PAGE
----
Every morning Bill Cunningham takes his bicycle, parked in front of the building where he lives in Manhattan. With his photo camera always by his side, he starts a new day, exploring the New York City streets. In every moment something interesting could happened or an amazing person with an excentric outfit could apear in front of his lances. And Bill always has his eyes wide open!
”Real fashion is on the streets”, he sais. After he took thousands of pictures and published so many of them in the past more then 50 years he became one of the most popular and most respected street fashion photographers in the United States of America and beyond.
The famous Anna Wintour (former editor in chief of Vogue magazine and actual artistic director for Condé Nast media company) said in the documentary movie dedicated to Cunningham that ”if Bill ignores you, it’s like death, you don’t exist in fashion”. Anna Wintour revealed in the same movie that she knows Bill since she was very young and he was taking her first pictures, of course, on the street.
He doesn’t accept ”gifts” and he sends them back
Everybody in the fashion bussiness knows Bill. Many event organizers would do almost anything to have him in their big night for some beautiful pictures. Others send him all kind of gifts, but Cunningham sends them back. He doesn’t want to feel like he owns anything to anybody so he has the same filosophy all the time. When he is doing his work at fashion events or at other ceremonies, he never eats or drinks, not even water. And after he ends up his job he goes to the next event. He always rides the streets with his bicycle. This way he keeps his good shape and he can feel the city pulse much better. Designer Oscar de la Renta used to say that “More than anyone else in the city, he has the whole visual history of the last 50 years of New York. It’s the total scope of fashion in the life of New York”.
Celebrities likes him
Born William J. Cunningham, he was a student at Harvard University, which he dropped out, and then he began making hats under the name ”William J”. After a while he started building a carrier from his passion for photography. Cunningham began photograph regular people and celebrieties from time to time passing in the streets of Manhattan, and focusing on their way of expressing their personal style by clothing. According to the famous bussiness man David Rockefeller, Brooke Astor (from the famous Astor family) asked that Cunningham attend her 100th birthday party. And he was the only member of the media invited.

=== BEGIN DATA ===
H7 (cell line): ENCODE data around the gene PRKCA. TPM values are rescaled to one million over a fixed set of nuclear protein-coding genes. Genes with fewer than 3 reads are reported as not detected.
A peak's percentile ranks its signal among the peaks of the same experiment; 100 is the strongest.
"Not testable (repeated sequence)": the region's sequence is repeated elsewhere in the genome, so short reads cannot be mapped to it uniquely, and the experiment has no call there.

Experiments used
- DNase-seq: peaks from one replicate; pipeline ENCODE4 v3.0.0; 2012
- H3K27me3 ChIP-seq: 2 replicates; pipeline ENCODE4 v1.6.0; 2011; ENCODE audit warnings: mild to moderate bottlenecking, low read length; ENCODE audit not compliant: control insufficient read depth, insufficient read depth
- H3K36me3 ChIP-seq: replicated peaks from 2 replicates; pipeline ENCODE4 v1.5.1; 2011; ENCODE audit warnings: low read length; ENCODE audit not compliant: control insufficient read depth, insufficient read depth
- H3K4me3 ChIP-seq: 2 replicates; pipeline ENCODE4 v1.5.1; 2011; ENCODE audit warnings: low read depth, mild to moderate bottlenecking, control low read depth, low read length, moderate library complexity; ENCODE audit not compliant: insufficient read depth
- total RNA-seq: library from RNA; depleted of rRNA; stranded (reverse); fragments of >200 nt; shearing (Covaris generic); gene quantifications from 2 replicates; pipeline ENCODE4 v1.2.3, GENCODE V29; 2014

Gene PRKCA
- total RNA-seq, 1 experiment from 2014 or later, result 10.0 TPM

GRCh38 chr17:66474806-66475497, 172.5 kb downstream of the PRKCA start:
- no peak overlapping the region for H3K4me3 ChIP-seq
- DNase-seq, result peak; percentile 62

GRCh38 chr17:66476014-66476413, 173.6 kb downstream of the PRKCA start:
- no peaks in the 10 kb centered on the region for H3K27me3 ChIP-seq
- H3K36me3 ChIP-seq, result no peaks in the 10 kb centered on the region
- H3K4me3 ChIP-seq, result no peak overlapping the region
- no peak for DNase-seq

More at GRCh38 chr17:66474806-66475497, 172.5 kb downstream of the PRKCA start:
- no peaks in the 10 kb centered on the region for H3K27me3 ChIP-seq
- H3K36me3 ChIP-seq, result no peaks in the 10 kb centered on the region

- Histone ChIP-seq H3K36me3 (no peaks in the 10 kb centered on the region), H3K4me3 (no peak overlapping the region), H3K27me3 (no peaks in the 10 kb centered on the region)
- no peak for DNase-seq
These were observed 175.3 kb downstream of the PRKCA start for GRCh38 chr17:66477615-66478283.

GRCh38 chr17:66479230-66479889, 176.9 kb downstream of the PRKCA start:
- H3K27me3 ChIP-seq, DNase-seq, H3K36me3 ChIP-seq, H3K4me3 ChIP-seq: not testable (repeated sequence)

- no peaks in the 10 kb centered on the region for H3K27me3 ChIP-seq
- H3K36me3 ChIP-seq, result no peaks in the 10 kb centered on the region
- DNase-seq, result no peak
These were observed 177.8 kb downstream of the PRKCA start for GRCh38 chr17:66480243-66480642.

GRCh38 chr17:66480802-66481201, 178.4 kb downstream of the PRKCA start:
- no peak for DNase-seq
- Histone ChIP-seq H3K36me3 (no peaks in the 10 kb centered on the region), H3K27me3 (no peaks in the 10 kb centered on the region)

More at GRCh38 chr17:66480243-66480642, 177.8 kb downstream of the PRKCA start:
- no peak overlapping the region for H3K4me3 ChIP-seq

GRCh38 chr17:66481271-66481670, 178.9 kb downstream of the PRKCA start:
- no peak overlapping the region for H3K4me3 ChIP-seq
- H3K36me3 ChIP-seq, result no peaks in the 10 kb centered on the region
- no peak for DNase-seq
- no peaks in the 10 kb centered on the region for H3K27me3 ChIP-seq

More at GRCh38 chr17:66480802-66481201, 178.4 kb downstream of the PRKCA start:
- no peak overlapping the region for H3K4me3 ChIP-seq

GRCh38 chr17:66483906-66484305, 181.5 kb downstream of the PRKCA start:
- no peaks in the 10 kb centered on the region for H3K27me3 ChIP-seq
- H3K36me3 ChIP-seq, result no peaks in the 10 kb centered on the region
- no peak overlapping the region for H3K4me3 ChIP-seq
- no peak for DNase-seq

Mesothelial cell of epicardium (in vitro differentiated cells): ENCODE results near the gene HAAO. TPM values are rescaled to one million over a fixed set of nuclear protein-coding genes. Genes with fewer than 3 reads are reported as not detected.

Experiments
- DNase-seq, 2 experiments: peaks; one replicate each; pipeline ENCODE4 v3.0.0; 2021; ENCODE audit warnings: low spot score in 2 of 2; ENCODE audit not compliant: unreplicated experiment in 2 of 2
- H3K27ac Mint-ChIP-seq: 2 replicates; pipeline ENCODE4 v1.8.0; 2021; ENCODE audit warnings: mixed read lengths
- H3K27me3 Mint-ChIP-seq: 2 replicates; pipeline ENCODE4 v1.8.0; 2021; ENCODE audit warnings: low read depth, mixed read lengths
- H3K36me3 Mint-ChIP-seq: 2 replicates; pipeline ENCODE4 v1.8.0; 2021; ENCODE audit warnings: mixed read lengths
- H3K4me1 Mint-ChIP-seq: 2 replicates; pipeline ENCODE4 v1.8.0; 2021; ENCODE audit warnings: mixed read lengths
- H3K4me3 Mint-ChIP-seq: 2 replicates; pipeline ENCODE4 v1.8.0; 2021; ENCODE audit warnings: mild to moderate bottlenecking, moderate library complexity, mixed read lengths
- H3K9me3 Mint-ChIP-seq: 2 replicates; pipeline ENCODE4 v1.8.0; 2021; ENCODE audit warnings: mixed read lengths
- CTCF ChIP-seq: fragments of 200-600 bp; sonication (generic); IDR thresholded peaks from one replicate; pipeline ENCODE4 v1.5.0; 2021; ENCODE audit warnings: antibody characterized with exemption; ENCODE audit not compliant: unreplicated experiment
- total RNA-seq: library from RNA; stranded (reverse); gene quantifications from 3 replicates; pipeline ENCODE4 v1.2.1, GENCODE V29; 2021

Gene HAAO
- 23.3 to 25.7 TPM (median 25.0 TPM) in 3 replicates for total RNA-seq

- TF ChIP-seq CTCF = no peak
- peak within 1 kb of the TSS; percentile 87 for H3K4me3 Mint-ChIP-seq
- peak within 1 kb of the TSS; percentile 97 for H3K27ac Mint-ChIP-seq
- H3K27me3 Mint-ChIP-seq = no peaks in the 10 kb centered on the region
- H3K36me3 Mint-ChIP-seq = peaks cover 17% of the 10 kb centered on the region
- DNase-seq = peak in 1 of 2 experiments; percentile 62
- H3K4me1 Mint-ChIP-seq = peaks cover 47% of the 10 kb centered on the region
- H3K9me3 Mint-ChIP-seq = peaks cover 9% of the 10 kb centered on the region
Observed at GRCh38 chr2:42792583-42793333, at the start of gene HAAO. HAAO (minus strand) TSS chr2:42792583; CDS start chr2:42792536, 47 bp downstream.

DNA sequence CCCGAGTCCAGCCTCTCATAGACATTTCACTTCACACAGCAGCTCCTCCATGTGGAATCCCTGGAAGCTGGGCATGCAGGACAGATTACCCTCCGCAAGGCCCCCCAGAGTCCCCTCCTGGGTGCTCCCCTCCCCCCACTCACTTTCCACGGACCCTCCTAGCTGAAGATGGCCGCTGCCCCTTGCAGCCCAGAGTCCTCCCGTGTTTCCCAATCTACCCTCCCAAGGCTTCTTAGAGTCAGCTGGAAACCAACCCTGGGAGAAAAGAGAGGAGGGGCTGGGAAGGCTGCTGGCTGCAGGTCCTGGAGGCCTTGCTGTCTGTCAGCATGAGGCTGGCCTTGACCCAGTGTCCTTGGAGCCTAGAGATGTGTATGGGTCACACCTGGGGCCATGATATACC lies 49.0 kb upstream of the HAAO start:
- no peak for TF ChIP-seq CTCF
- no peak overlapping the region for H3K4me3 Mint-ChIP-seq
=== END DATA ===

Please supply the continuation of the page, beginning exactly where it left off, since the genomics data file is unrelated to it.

Cunningham is working for The New York Times, but he owns the copyrwrite for all his photos. He decides which of his photographies are going to be published in the newspaper. So he stays at the office until he’s one hundred percent happy. And I have to mention also that Bill Cunningham prefers the authentic style of shots per roll of film.
”Bill Cunningham New York” documentary
In 2008 he was awarded the ”Officier de l’ordre des Arts et des Lettres” by the French Ministry of Culture and in 2010, the director Richard Press and Philip Gefter of The Times produced the documentary Bill Cunningham New York. The film was released on March 16, 2011. It shows Cunningham traveling through Manhattan by bicycle and his way of living in a small apartment in the Carnegie Hall building. The apartment doesn’t have a closet, a kitchen, or a private bathroom, but is filled with a lot of file cabinets which contains most of his photographs. The documentary also details Bill’s philosophy on fashion and art, as well as his interactions with the persons photographed by him.
He celebrated his 86th birthday
Just a few days ago Bill Cunningham (born March 13, 1929) celebrated his birthday at The New York Times where his colleagues made him a special surprise: personalised cupcakes with Bill’s pictures through the time.
The “Bill” in question is 80+ New York Times photographer Bill Cunningham. For decades, this Schwinn-riding cultural anthropologist has been obsessively and inventively chronicling fashion trends and high society charity soirées for the Times Style section in his columns “On the Street” and “Evening Hours.”
UPDATE: Bill Cunningham had passed away on Saturday, June 25, 2016, at age 87.